Another step towards quantum computers

Prem Kumar, a professor of mechanics and computer science at Northwestern University, has evolved toward making quantum computing more realistic.Kumar and his colleagues have revealed that they can assemble a quantum logic gate–a basic part of a quantum computer–within an optical fiber.The gate could be a fraction of a track that conveys information securely, more than hundreds of kilometers of fiber, from one quantum computer to another.It could also be used on its own to locate explanations of complex mathematical problems.

A logic gate is a tool that accepts an input, carries out a logic operation on it, and creates an output.The new gate gives a base for researches that reveal the capacities of quantum computers in fiber, says Kumar.

Researchers at IBM, MIT, and many other companies and universities have been working on quantum computers since they were first projected in the 1980s. A quantum computer is a device that processes small pieces of information by utilizing the odd quantum-mechanical properties of constituent parts such as electrons and photons.A quantum computer is supposedly able to work exponentially more information than usual computers can.

Kumar’s group builds qubits out of quantum of electromagnetic radiations that are “entwined.”That means that their objective characteristics, such as division, are linked in such a way that if one photon supposes a particular physical state, the matching photon instantly assumes an equivalent state.

To use this gate, Kumar needs photons that are matching in every way except division, or the course of their electromagnetic fields.These “matching” photons are propelled through optical fiber to the gate itself, a small network of devices that route photons in different directions depending on their division.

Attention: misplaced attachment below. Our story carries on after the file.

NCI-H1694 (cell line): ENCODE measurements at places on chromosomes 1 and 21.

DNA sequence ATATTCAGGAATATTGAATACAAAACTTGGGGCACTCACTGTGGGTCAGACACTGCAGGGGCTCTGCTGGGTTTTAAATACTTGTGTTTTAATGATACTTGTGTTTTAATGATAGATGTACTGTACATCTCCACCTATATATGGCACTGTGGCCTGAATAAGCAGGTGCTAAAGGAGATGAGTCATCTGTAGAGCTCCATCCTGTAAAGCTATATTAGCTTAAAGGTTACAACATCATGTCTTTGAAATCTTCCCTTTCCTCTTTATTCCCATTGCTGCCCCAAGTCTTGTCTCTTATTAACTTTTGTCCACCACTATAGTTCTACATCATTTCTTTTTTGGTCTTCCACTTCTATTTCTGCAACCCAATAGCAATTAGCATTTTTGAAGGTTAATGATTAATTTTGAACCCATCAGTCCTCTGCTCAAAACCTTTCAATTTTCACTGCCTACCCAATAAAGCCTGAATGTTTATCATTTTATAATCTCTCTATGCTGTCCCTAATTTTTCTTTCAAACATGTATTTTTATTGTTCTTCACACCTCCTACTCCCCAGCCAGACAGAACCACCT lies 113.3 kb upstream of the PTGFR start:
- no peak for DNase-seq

The only way to identify whether or not the gate worked is to wait until an assortment of photons has been fired at it, stated by Carl Williams, coordinator of the quantum information program at the National Institute of Standards and Technology.”Most of the time the gate fails,” he says.”It’s a probabilistic thing.” But when the gate fails, the researchers simply ignore the unentangled photons.

“This is a significant step to build a quantum Internet,” says Seth Lloyd, a professor of mechanical engineering at MIT and a leading researcher in quantum computation.”Such a system would have powers that the normal Internet does not,” he says.”In particular, communication over the quantum Internet would be automatically secure.”

Lloyd remarks that Kumar’s paper demonstrates how a simple quantum logic procedure can be performed using individual photons.”The current paper signifies an important advance in the technology of quantum computation and quantum networks,” he says.

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